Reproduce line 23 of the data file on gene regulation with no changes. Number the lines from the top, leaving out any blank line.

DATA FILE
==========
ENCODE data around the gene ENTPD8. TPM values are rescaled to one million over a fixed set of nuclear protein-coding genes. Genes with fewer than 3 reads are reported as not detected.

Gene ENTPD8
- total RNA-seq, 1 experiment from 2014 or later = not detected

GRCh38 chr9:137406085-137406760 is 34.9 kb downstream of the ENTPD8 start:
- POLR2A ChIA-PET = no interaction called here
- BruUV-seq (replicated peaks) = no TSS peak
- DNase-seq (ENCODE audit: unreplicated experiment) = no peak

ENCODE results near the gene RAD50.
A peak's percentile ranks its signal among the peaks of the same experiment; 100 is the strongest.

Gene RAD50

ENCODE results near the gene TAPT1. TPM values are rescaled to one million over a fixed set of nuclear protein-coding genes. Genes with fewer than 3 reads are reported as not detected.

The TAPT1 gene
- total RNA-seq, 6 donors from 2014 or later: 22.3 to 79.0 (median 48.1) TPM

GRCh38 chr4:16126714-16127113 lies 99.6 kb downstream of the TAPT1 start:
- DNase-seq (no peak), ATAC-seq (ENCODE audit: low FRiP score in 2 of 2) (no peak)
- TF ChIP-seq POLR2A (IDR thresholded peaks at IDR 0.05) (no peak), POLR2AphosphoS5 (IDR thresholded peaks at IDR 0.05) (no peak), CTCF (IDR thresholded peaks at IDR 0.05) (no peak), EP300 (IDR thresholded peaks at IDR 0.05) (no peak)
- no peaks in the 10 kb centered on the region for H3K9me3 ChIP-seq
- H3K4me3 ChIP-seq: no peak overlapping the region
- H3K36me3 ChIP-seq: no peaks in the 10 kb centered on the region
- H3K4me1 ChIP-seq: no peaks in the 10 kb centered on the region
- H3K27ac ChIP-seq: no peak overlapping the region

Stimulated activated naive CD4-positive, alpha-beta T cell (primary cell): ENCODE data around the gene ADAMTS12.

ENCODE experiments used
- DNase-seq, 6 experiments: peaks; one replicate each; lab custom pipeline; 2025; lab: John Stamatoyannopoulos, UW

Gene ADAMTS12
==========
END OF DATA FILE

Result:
ENCODE experiments used